‘Reckless Opportunists: Elites at the End of the Establishment
’ reviewed by Patrick Ainley


Reckless Opportunists: Elites at the End of the Establishment


Manchester University Press, Manchester, 2018. 149 pp., £.9.99 pb.
ISBN 9781526127280

Reviewed by Patrick Ainley

About the reviewer

Patrick Ainley was Professor of Training and Education in the School of Education and Training (as…

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Davis concludes his Reckless Opportunists with the remark that, ‘[i]n a remotely sane world, neither Boris Johnson nor Michael Gove would be in charge of anything’ (132). The question his book poses is how such reckless opportunists, especially Johnson whose unscrupulous personal ambitions are as plain as his serial mendacities and incompetence, now dominate the world’s oldest capitalist political party and are driving the former-imperial power it oversaw so successfully for so long towards economic dislocation and global relegation. Davis’s answer is sociological, seeing the disintegration of the ‘Establishment’ into competing elites unable to combine in imposing traditional ruling-class hegemony. This relates to the philosophical question of what has become of public knowledge in today’s post-ideological era – which was the previous subject of Davis’s edited collection – since there is no longer hegemonic agreement on what constitutes the public realm of information and large parts of it have been privatised.

Like Marx’s ‘ruling caste’ of politicians who ruled on behalf of capital, Davis concedes that elements of the Establishment are still fed by the effortless progression from Clarendon schools to Oxbridge and Sandhurst via the senior judiciary and armed forces to ‘that gilded care home (or finishing school) known as the House of Lords’ (11). However, he argues that this can no longer be taken for granted by those aspiring to new and increasingly more influential positions in what has become of the City, taken over by financiers and accountants cum consultants and opened to foreign investors since Big Bang in 1986. Even the first division of the civil service has long been emulating private enterprise since Prime Minister Heath followed the recommendations of the 1968 Fulton Committee to ‘hive off’ units within departments complementing independent ‘delivery’ by executives outside them. At the same time, these top positions have been attenuated by the social polarisation evident since Thatcher which has widened the gap between those at the very top and those further down. At their apex, moreover, the new elites have become increasingly permeable and internationalised, connected across networks of the Davos type. As terms of office become shorter, working to targets to maximise shareholder value increases the frenetic pace and encourages speculation for a quick turn-around. There is therefore less shared expertise, save only in the imitative art of climbing the greasy pole as quickly as possible to make a fast buck and get out. The new elites are thus decreasingly capable of cooperation – witness Johnson and Gove again. Running the country like UK plc, politicians also rapidly rotate through ministerial posts before exiting from ever more swiftly revolving doors. In addition, they have come to think of themselves as another business elite and therefore similarly entitled to the same privileges as those whose private interests they serve so directly.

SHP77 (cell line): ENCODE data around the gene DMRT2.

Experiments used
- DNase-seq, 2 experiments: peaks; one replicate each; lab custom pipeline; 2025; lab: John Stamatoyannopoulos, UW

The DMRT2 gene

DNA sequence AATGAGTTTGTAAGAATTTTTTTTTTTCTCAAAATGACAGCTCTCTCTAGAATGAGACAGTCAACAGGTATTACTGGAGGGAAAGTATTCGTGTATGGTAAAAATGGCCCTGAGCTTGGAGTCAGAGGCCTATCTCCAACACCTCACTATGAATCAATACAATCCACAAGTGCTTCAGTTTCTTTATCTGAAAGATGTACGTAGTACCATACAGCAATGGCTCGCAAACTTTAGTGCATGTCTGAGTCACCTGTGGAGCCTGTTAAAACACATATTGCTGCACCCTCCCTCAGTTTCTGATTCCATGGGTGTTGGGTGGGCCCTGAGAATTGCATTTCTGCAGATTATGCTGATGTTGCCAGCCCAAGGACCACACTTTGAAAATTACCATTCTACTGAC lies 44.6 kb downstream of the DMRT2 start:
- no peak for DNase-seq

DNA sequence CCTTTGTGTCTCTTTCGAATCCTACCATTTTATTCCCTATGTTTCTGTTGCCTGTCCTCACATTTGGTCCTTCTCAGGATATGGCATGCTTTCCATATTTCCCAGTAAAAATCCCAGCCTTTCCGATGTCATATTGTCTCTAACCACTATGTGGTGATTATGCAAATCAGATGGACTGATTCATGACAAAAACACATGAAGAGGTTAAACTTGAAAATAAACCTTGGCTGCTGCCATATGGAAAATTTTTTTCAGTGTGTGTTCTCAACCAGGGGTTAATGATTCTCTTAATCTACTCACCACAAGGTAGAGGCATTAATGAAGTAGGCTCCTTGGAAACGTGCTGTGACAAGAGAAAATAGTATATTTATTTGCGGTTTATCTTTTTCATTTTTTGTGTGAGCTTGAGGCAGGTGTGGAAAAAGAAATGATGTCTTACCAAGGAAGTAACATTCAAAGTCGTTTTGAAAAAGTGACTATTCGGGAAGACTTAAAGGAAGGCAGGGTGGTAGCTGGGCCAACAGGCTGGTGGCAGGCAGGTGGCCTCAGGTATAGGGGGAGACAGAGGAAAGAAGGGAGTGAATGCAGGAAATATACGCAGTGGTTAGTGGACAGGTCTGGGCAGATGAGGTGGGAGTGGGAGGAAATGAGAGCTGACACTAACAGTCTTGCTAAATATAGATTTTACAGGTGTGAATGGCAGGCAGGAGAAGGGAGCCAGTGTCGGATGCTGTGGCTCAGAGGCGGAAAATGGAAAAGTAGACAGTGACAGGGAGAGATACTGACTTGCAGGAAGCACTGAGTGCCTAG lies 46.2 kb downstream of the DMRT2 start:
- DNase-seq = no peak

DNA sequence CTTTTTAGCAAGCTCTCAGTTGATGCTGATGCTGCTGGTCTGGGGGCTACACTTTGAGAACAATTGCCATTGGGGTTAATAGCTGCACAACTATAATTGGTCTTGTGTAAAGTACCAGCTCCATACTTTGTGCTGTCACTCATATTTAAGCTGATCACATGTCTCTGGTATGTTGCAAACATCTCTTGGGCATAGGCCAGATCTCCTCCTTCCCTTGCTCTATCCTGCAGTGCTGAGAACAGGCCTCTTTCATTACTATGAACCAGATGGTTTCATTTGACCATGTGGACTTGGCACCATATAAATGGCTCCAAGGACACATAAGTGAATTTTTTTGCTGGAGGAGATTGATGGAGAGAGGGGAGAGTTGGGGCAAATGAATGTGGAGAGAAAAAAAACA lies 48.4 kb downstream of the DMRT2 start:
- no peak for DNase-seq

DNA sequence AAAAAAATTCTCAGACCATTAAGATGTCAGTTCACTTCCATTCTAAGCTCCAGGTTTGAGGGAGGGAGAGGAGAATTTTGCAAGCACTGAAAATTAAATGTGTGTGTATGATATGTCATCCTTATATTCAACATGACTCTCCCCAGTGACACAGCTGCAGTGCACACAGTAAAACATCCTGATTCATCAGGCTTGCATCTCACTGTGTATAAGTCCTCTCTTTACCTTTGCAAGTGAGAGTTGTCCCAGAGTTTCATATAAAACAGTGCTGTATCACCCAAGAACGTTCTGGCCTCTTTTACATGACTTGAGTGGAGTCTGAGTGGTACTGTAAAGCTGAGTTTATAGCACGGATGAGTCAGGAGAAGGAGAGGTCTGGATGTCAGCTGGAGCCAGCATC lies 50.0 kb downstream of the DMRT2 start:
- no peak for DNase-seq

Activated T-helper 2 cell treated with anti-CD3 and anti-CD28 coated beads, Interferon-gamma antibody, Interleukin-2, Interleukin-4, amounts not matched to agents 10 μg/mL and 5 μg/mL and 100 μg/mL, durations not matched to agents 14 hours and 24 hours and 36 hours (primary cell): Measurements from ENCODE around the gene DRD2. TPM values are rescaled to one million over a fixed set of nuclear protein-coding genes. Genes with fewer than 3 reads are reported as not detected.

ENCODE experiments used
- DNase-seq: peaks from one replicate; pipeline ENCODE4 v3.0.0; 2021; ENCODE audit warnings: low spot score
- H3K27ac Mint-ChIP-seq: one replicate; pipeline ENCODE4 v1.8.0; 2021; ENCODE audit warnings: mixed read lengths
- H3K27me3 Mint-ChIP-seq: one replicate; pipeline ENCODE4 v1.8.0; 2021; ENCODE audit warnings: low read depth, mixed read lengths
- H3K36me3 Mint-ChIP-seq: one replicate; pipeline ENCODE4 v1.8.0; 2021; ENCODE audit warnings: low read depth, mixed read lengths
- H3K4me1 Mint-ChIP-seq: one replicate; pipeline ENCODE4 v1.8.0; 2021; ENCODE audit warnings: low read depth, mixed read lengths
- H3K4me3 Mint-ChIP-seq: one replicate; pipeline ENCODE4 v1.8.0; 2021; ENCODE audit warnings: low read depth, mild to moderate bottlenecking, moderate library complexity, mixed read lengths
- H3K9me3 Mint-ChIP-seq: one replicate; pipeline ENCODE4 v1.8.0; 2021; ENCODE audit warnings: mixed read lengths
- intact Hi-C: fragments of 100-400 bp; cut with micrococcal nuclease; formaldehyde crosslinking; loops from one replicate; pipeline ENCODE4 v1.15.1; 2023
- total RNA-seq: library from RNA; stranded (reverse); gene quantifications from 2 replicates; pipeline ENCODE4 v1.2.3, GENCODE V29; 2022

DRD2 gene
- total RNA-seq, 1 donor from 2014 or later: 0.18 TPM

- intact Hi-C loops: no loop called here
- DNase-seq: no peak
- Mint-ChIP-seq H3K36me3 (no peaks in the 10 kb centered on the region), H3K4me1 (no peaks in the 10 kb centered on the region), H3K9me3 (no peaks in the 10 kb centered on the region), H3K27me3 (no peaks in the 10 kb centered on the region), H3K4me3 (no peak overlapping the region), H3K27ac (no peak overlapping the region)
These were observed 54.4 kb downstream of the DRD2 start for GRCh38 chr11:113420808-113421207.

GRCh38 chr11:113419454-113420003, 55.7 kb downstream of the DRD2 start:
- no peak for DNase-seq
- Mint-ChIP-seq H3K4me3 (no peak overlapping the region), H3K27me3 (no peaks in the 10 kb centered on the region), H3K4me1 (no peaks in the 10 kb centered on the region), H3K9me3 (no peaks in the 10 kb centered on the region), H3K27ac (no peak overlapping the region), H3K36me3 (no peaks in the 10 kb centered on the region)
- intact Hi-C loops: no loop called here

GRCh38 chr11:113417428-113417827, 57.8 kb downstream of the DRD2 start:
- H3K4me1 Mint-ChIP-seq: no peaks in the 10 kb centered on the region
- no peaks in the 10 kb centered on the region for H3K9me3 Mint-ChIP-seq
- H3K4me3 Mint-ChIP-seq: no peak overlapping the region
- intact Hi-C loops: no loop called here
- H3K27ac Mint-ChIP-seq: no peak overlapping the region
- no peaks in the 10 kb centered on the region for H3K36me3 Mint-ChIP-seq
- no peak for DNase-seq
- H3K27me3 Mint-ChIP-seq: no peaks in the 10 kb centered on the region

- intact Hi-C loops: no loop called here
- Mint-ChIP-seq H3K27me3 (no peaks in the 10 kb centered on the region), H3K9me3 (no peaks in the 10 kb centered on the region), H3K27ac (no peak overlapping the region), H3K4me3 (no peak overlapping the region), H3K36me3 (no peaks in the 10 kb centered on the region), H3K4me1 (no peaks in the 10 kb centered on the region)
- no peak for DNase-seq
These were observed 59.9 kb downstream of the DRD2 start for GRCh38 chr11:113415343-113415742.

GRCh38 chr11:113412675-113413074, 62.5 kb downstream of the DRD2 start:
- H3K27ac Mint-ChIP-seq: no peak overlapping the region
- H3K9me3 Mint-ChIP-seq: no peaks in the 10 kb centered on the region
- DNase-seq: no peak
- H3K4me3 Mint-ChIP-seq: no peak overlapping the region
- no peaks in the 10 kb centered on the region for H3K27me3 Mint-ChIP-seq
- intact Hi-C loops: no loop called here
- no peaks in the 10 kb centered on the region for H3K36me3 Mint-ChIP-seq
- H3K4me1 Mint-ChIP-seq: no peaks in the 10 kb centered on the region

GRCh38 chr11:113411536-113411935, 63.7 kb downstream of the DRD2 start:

This ‘modern establishment’ of media and other corporations, the City, Whitehall and Westminster are typified by the ‘over 350 people’ Davis has interviewed and observed during the past 20 years to provide the evidence base for this study. Out of their own mouths he condemns them for the venal self-interest which churns journalism into public relations and investment into risk-avoiding speculation, while chief civil servants dismantle their own departments and outsource their own jobs.

The results are fewer news consumers, party members, companies, employees and engaged citizens. Eventually that erosion of the public base also means the disestablishment of those same institutions through which elite power is wielded. (24)

Similarly, politicians cut off the branches they are sitting on in hopes this will depoliticise decision-making so that they can avoid judgment by following procedure to avoid blame, ever dealing with ‘issues’ as they arise but never their interrelated causes. The consequence, in the verdict of Peter Hitchens (of all people!) on the result of last year’s general election: ‘May’s Conservative Party failed because they have long believed in nothing and are interested only in being in office … just a cold machine which runs on gallons of expensive snake oil.’ (32)

So what could an opposition do to break with the structures and behaviours that have been put in place over the past 40 years and more, supposing it could overcome their resistance in the way that Labour might have done last year had Corbyn accepted the offer of an anti-austerity alliance first made by the Greens and Nationalists when he became Labour leader in 2015? Davis provides a list at the end of his book (139-42): enforce transparency to provide neutral public information in the interest of checks and balances, not leaving this to self-policing by the organisations involved – ‘culture and ethics are poor mechanisms’ (142) –, so resolving conflicts of interest between competing elite institutions, properly punishing elite crimes, scrapping the bonus system and reforming the intermediary professions of lobbyists, accountants and lawyers. Under ‘ideas and innovation’ he suggests, ‘[f]orget social mobility, it’s inequality stupid!’ but don’t forget that ‘[m]ore markets are not the only answer’ (141).